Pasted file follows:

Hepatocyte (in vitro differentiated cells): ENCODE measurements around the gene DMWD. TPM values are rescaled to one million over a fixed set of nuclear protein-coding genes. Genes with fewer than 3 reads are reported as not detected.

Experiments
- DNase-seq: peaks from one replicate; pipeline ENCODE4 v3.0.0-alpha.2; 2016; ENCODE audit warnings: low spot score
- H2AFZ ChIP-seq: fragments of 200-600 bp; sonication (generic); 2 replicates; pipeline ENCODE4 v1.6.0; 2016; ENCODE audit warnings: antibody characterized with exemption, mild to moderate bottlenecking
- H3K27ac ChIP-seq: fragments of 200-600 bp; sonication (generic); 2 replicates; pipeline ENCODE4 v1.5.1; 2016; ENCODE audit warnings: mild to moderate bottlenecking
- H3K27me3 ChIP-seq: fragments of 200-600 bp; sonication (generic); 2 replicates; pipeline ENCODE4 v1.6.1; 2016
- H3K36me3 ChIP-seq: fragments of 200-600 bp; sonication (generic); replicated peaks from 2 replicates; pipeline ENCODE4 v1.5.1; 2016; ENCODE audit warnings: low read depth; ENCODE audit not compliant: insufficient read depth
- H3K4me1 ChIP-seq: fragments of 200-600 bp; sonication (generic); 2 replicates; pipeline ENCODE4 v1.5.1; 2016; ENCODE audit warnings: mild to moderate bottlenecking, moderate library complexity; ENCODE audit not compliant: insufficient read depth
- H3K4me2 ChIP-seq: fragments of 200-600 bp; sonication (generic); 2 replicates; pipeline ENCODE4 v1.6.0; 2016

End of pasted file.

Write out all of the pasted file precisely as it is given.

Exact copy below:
Hepatocyte (in vitro differentiated cells): ENCODE measurements around the gene DMWD. TPM values are rescaled to one million over a fixed set of nuclear protein-coding genes. Genes with fewer than 3 reads are reported as not detected.

Experiments
- DNase-seq: peaks from one replicate; pipeline ENCODE4 v3.0.0-alpha.2; 2016; ENCODE audit warnings: low spot score
- H2AFZ ChIP-seq: fragments of 200-600 bp; sonication (generic); 2 replicates; pipeline ENCODE4 v1.6.0; 2016; ENCODE audit warnings: antibody characterized with exemption, mild to moderate bottlenecking
- H3K27ac ChIP-seq: fragments of 200-600 bp; sonication (generic); 2 replicates; pipeline ENCODE4 v1.5.1; 2016; ENCODE audit warnings: mild to moderate bottlenecking
- H3K27me3 ChIP-seq: fragments of 200-600 bp; sonication (generic); 2 replicates; pipeline ENCODE4 v1.6.1; 2016
- H3K36me3 ChIP-seq: fragments of 200-600 bp; sonication (generic); replicated peaks from 2 replicates; pipeline ENCODE4 v1.5.1; 2016; ENCODE audit warnings: low read depth; ENCODE audit not compliant: insufficient read depth
- H3K4me1 ChIP-seq: fragments of 200-600 bp; sonication (generic); 2 replicates; pipeline ENCODE4 v1.5.1; 2016; ENCODE audit warnings: mild to moderate bottlenecking, moderate library complexity; ENCODE audit not compliant: insufficient read depth
- H3K4me2 ChIP-seq: fragments of 200-600 bp; sonication (generic); 2 replicates; pipeline ENCODE4 v1.6.0; 2016